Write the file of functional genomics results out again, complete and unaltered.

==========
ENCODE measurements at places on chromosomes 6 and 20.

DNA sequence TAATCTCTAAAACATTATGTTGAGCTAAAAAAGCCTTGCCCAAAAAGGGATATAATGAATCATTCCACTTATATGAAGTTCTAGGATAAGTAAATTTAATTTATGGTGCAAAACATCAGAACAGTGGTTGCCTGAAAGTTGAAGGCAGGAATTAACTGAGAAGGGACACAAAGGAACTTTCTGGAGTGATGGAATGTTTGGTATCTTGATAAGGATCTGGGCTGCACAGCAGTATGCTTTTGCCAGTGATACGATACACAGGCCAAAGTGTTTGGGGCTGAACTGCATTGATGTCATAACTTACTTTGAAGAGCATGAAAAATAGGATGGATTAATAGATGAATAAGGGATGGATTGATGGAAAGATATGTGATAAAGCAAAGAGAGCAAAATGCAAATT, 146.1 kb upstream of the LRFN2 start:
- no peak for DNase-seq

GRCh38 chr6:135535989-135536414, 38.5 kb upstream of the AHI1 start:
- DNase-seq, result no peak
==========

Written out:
ENCODE measurements at places on chromosomes 6 and 20.

DNA sequence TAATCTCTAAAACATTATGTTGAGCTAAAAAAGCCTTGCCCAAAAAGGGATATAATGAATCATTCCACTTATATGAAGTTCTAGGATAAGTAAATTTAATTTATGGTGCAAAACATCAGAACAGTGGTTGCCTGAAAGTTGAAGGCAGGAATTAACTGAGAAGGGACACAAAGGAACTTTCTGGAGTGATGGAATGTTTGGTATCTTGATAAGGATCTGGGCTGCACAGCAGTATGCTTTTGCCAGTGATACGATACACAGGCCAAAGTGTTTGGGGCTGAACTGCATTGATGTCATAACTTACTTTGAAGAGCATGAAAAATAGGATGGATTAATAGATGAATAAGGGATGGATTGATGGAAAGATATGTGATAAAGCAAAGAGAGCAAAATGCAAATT, 146.1 kb upstream of the LRFN2 start:
- no peak for DNase-seq

GRCh38 chr6:135535989-135536414, 38.5 kb upstream of the AHI1 start:
- DNase-seq, result no peak